Love your blog…this post…and your recipes!! Quick question…on the second picture of your food displayed you have what looks like a black bean salad…but it’s not listed. And is there a recipe listed somewhere? Thank you

  52. Diane McFarlin

    Thank you, thank you, thank you. This is wonderful and the ideas are fabulous!! I would like to do a sight with photo’s and recipes like yours, but you are just perfect!!! Thank you for sharing!!

    Diane

  53. Kim

    What I love the most about this: You showed the dirty dishes you accumulated and didn’t gloss over it. This gives me no misconceptions about it and although it may seem more daunting to some, I thought, “I’ve had more dishes just trying to prepare a dinner party for eight, and that was one meal!” Thank you for sharing your experience here. 🙂

  54. GeeGee

    Is that what you posted is for a week and for two of you? Looks little !! Or it’s enough? Can you please give us ideas always on what to prep. I find this so confusing !!!? how to decide!

  55. Everything looks delicious & I love how easy it is to eat healthy food all week.when you do this! I linked to this on my blog, too. Thanks for sharing your awesome meal prep!

  56. Wow! Thank you for posting this. It encouraged me to blog about my meal prep. For breakfast (oatmeal jars, farina, veggie omelette); 3 roasted/grilled/broiled/baked fish or chicken; 3 starches (rice/quinoa/sweet potatoes); 3 veggies (baby spinach, tuscan kale, 3 other veggies); snack (green fruit smoothie, fruit, granola); extra protein (crockpot beans, lentils, whey protein). I usually keep my veggies and carbs on the simple side (chicken base, sea salt, peppercorn medley) just in case I want to use them for a salad toppers, in soups, or a side dish for any ethnic dish. I usually season my meats for a selected ethnic theme (cuban, italian, hispanic, caribbean, american, etc). I usually make at least one ethnic dish each week so I have something exciting to look forward to.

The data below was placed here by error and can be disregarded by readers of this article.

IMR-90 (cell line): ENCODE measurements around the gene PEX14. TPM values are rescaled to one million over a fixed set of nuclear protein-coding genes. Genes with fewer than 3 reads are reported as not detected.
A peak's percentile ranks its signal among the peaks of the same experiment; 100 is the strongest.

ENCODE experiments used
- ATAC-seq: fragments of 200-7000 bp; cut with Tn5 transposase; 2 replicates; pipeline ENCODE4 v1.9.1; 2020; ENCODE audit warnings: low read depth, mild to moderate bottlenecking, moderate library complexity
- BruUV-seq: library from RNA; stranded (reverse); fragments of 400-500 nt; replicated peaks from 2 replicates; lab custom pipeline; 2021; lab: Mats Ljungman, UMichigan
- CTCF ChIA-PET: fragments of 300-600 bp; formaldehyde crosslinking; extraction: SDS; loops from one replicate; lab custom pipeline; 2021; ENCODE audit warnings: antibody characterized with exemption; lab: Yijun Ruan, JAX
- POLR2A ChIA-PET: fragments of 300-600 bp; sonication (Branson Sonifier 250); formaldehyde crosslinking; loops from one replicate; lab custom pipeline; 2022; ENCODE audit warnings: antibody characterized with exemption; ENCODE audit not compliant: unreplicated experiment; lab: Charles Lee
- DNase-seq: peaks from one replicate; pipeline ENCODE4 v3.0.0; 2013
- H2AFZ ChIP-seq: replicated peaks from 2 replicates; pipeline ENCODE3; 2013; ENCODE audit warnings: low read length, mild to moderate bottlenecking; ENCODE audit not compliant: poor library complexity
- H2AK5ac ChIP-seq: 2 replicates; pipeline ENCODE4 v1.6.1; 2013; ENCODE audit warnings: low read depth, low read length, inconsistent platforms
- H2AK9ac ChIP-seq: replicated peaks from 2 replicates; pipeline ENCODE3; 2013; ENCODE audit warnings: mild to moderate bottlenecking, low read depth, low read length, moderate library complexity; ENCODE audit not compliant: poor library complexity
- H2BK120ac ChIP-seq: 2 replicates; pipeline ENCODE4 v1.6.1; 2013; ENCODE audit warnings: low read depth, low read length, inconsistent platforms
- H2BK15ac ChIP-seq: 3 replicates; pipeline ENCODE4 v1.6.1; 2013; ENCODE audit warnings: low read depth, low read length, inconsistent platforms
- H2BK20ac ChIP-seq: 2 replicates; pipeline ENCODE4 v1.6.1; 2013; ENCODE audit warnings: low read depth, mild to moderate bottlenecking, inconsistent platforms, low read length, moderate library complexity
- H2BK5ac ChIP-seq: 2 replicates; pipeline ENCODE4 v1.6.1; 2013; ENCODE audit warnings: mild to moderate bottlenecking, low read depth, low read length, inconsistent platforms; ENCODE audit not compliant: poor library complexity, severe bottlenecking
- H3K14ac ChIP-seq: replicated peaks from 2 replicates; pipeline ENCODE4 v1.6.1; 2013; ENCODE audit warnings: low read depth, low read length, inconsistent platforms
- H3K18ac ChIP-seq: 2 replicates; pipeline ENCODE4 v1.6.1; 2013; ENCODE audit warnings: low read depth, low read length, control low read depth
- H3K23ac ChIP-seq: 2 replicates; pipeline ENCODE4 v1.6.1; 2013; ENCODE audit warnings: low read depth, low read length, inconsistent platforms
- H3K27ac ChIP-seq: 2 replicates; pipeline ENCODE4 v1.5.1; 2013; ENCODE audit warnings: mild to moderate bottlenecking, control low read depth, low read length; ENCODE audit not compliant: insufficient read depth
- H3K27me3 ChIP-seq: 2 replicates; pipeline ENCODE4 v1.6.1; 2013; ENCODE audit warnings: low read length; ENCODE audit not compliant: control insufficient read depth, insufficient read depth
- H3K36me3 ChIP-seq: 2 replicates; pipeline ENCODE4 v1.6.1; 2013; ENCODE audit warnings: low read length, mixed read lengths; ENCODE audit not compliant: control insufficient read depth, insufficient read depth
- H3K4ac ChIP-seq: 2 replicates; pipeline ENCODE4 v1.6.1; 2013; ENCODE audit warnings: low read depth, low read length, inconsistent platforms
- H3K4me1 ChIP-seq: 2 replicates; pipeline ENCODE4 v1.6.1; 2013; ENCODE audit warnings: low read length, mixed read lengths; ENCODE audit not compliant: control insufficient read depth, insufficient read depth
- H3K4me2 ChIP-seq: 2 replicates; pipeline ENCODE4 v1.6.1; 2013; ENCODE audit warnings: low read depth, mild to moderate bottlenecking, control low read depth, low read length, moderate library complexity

I mix and match to minimize boredom.

    Most of the food I cook is portioned out in 1 cup servings, placed in plastic storage containers and frozen. This way, if I do not get a chance to eat something, I can eat it the next week.

  57. Hannah

    Hello love this post just a quick question .. Do the overnight oats stay fresh all week ? … Ohh also do you have the recipe for the granola bars ? Ta

    1. From my experience, the oats themselves stay fresh but if you’re adding fruit, I would do it on the day of eating, otherwise it starts to taste funky after a couple of day.s

  58. 24hourdepot

    Great Post! Everyone is genetically built a little different. I have found eating for my body type has really improved my macronutrient caloric intake. Also, I have found by using the handful method and by using pre-measured meal prep container like http://macrostacks.com versus measuring spoons and cups I am more consistent with proper nutrition for my body type.

    Thanks for the post!!

  59. Kimmy